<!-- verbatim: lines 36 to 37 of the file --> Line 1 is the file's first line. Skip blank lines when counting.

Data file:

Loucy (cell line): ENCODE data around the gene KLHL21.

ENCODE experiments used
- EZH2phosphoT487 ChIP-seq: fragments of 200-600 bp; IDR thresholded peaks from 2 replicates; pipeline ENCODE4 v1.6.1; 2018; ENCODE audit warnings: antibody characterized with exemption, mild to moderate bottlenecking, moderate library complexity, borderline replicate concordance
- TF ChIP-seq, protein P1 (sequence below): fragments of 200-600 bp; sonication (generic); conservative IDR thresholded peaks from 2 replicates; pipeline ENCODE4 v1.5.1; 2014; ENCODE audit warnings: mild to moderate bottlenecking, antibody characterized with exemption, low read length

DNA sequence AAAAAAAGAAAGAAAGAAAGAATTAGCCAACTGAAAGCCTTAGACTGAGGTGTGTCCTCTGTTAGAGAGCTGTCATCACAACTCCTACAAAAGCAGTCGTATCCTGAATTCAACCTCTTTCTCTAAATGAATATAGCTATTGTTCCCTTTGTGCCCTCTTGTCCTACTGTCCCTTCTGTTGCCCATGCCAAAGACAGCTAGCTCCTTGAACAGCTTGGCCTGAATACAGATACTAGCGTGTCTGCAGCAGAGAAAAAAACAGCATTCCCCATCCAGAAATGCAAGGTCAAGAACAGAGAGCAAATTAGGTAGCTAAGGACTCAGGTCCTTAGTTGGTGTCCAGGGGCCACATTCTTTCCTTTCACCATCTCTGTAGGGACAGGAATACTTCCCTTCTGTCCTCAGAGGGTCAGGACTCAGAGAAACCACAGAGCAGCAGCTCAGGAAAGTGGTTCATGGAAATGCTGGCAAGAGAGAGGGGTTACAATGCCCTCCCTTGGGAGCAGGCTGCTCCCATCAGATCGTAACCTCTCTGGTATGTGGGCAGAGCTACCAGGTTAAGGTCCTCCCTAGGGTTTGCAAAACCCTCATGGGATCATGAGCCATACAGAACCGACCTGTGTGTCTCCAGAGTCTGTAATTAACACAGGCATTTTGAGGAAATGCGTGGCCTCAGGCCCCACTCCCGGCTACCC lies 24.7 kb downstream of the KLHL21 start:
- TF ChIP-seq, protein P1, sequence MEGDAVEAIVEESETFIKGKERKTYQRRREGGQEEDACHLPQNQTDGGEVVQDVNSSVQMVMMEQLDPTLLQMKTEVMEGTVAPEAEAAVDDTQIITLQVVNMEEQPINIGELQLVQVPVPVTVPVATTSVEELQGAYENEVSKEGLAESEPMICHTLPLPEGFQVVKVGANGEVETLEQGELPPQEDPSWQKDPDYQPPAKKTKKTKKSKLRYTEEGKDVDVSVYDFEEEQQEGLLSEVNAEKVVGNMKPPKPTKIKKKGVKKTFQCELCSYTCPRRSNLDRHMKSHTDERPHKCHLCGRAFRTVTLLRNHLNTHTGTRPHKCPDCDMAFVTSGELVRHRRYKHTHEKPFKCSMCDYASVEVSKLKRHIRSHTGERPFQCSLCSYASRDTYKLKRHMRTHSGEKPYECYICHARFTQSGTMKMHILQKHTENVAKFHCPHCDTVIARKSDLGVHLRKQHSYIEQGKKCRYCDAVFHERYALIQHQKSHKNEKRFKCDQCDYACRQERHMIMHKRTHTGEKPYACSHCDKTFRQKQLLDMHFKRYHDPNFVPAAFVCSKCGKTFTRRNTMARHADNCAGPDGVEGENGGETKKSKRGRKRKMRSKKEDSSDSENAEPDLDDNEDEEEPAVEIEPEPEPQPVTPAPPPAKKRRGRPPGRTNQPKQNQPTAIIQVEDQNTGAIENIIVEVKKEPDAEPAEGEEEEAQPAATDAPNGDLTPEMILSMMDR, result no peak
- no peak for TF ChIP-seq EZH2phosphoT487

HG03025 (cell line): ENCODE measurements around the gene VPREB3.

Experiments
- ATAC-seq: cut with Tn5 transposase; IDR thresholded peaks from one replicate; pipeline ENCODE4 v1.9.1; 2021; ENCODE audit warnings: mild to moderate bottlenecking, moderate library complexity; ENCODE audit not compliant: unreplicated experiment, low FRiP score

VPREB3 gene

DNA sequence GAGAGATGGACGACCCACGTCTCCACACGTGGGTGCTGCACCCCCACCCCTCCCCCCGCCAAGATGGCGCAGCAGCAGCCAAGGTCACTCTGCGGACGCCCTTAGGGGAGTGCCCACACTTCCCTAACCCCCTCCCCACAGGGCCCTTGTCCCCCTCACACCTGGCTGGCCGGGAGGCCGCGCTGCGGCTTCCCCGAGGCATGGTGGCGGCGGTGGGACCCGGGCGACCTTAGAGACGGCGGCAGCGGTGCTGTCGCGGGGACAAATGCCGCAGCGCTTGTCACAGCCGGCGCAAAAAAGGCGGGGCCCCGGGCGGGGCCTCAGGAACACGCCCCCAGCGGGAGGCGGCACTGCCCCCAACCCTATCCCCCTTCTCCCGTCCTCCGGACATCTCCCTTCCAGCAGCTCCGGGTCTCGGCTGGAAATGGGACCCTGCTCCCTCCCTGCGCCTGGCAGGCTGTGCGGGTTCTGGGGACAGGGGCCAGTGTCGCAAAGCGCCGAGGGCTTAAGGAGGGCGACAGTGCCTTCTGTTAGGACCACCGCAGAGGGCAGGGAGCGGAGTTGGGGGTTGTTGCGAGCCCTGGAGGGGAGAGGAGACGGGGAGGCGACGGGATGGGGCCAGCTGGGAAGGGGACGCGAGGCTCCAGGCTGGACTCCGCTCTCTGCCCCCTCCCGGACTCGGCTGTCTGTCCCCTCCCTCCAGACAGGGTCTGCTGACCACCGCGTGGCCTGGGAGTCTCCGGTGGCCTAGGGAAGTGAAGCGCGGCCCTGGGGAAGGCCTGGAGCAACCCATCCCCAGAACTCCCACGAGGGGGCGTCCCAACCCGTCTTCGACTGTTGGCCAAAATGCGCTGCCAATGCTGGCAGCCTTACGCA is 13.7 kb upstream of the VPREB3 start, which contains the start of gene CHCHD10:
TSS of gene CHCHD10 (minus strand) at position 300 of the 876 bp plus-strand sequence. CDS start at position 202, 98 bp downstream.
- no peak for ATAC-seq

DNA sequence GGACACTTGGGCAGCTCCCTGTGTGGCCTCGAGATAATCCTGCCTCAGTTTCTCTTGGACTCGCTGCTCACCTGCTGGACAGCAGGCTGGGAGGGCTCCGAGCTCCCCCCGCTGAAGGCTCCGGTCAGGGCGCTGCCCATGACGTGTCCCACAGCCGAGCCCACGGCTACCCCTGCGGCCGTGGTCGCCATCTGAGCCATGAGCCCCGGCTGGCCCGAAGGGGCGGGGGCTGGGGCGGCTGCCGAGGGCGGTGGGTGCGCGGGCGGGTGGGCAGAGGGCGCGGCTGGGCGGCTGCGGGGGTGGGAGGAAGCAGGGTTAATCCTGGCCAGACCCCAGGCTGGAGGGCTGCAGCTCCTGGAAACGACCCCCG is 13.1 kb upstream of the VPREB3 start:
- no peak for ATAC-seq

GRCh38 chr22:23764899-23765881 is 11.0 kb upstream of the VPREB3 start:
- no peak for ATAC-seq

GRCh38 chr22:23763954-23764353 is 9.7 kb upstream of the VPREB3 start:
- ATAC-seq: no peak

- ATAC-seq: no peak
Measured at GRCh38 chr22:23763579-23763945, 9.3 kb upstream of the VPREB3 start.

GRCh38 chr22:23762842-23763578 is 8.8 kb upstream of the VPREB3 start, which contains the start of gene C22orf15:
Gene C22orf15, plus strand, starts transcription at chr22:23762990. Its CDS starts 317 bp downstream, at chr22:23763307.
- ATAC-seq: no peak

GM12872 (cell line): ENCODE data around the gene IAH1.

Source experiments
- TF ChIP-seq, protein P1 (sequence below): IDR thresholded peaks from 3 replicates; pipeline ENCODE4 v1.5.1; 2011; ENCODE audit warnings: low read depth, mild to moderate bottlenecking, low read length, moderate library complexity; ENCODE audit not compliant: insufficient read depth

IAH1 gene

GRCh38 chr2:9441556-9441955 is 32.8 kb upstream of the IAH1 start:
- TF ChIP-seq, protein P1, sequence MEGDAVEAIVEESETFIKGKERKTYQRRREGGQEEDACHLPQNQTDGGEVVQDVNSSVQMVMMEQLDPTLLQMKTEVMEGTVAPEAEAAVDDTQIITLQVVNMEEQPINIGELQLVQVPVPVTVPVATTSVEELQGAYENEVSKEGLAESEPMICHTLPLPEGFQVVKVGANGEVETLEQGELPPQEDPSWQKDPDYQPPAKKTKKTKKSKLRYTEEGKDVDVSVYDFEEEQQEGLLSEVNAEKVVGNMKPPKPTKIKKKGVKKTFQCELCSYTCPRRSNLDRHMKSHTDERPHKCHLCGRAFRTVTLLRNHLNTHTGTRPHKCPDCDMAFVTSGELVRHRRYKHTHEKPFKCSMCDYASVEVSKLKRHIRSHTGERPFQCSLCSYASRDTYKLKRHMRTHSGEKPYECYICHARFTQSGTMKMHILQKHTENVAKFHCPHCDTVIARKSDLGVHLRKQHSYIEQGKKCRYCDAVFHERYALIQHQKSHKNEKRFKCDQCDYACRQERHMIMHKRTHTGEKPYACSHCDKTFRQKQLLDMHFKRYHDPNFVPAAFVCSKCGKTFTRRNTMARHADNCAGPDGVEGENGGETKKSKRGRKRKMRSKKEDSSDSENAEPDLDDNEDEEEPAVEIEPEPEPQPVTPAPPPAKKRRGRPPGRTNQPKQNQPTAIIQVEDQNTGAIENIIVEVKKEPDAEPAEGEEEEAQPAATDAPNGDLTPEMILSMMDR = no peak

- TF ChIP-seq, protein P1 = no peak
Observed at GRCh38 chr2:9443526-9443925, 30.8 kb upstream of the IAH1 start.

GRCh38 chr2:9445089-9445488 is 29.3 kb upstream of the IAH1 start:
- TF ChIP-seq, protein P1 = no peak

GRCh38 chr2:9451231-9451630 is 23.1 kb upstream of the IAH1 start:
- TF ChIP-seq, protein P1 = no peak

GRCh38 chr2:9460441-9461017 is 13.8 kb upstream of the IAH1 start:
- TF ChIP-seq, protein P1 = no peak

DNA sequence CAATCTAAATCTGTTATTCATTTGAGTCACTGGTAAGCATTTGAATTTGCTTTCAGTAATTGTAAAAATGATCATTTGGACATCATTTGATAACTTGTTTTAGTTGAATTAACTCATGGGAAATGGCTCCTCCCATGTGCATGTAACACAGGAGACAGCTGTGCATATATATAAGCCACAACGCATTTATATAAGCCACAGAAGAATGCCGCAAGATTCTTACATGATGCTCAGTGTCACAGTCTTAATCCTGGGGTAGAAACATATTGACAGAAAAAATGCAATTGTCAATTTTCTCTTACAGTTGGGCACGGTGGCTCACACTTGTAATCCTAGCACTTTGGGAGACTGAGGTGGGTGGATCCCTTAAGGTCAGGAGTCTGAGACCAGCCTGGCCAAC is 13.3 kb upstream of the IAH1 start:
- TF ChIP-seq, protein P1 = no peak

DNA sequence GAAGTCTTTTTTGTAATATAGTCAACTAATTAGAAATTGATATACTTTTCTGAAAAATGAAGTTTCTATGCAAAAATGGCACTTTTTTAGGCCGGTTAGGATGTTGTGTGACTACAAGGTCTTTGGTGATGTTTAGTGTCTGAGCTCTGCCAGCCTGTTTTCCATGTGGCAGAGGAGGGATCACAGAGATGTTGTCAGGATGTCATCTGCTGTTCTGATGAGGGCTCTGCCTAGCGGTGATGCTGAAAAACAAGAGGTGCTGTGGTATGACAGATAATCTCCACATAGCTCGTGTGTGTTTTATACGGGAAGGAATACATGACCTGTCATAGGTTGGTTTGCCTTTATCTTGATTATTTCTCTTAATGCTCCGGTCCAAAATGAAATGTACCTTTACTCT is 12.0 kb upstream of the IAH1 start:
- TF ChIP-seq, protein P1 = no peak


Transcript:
GRCh38 chr2:9451231-9451630 is 23.1 kb upstream of the IAH1 start:
- TF ChIP-seq, protein P1 = no peak